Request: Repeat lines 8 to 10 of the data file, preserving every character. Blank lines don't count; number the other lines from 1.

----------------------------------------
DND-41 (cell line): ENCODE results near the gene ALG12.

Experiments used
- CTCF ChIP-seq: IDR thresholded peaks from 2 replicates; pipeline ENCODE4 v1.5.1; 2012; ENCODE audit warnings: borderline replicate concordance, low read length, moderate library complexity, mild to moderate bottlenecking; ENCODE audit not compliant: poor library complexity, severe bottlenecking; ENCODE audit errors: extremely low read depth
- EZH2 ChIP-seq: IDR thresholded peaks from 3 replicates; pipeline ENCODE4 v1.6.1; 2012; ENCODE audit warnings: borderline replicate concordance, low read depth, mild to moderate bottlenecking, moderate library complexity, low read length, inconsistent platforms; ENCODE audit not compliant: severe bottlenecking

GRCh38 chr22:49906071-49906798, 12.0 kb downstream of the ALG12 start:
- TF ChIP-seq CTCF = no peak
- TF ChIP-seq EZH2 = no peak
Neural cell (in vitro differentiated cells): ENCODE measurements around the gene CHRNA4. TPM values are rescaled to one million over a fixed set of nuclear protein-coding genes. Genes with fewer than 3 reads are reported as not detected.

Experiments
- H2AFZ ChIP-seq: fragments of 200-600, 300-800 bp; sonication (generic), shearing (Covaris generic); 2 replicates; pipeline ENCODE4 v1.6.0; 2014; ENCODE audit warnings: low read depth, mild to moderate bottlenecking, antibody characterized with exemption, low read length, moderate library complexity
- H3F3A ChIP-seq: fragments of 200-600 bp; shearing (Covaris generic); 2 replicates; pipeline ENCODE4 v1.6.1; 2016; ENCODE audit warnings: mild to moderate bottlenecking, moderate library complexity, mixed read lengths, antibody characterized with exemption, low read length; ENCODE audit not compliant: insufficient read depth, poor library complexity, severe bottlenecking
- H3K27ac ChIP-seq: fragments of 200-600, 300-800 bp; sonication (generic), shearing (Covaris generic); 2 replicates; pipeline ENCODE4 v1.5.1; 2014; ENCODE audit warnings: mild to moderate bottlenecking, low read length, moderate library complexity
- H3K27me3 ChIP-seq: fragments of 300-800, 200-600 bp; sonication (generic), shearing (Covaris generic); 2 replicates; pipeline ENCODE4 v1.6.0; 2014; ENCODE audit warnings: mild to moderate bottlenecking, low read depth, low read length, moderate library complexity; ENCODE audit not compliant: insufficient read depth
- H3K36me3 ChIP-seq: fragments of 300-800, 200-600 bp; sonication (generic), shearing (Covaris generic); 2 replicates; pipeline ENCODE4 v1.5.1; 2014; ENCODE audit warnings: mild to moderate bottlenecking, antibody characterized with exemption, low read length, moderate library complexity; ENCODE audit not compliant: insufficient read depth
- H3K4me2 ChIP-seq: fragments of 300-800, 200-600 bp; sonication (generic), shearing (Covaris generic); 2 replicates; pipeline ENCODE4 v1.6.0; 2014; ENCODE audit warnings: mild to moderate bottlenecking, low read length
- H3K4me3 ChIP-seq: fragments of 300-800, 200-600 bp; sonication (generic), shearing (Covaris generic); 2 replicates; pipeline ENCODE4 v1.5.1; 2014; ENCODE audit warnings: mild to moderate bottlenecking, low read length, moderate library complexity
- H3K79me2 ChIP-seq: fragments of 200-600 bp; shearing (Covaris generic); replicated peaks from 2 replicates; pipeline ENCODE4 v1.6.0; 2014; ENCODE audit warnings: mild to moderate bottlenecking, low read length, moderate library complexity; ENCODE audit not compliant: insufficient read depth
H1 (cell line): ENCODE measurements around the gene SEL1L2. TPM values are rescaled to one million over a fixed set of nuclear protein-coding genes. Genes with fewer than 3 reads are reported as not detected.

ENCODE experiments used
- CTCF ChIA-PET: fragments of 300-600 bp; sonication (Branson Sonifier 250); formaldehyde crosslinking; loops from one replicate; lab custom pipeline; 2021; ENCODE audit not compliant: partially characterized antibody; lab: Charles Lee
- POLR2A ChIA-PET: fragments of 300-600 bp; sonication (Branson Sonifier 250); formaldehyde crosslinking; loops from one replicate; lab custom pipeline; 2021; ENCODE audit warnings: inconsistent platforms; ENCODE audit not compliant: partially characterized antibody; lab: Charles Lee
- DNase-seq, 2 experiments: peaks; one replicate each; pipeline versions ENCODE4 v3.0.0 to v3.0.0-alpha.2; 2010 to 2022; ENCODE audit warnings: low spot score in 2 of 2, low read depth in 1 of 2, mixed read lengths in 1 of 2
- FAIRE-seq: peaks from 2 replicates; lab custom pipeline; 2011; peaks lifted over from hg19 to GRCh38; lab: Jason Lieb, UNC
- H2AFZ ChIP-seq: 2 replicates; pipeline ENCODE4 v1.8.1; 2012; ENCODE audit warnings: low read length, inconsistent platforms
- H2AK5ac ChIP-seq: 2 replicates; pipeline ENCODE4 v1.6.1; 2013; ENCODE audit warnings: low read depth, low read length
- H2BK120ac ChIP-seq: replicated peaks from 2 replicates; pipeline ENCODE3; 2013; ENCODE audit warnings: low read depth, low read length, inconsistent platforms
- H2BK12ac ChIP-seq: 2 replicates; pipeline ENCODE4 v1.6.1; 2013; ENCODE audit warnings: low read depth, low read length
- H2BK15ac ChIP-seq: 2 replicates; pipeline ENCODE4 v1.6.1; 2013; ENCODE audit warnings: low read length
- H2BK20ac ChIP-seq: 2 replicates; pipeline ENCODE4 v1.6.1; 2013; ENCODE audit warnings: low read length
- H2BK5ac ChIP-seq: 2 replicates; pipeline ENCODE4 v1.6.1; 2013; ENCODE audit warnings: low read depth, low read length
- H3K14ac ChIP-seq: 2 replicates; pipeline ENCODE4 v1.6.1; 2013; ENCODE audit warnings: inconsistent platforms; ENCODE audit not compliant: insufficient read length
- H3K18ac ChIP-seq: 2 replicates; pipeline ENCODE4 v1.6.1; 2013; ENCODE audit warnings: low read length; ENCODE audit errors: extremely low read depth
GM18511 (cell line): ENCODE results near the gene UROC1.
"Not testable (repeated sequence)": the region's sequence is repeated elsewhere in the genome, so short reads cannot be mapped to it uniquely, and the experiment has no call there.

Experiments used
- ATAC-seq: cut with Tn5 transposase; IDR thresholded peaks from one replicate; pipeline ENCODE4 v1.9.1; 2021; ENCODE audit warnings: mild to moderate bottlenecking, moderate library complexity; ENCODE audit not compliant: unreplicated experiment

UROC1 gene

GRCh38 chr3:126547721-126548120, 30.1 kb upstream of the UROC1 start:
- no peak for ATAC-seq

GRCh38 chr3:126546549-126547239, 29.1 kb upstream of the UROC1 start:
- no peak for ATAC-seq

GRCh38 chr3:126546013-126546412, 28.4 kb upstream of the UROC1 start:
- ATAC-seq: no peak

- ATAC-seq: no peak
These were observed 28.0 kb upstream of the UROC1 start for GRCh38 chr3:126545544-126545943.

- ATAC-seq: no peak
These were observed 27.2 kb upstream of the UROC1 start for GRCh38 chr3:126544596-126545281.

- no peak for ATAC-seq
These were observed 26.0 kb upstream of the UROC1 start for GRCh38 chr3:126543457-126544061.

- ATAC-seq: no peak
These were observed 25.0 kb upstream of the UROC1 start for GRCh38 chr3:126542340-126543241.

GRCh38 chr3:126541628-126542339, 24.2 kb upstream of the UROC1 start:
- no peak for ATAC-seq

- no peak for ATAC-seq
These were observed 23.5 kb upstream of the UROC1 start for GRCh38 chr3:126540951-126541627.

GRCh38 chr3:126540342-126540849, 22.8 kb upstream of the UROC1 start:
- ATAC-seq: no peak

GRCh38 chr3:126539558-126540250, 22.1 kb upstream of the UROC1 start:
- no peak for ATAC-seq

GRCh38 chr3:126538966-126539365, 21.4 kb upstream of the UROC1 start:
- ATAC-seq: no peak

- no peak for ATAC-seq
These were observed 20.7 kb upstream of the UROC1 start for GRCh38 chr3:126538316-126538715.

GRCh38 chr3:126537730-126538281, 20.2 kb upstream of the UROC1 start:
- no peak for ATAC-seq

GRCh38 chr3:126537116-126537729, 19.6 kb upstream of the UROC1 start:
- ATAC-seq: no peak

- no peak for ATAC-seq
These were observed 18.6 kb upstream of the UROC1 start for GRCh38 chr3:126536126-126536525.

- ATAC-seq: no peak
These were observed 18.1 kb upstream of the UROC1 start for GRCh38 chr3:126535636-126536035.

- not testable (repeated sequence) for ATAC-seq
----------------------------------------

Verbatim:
Neural cell (in vitro differentiated cells): ENCODE measurements around the gene CHRNA4. TPM values are rescaled to one million over a fixed set of nuclear protein-coding genes. Genes with fewer than 3 reads are reported as not detected.

Experiments
- H2AFZ ChIP-seq: fragments of 200-600, 300-800 bp; sonication (generic), shearing (Covaris generic); 2 replicates; pipeline ENCODE4 v1.6.0; 2014; ENCODE audit warnings: low read depth, mild to moderate bottlenecking, antibody characterized with exemption, low read length, moderate library complexity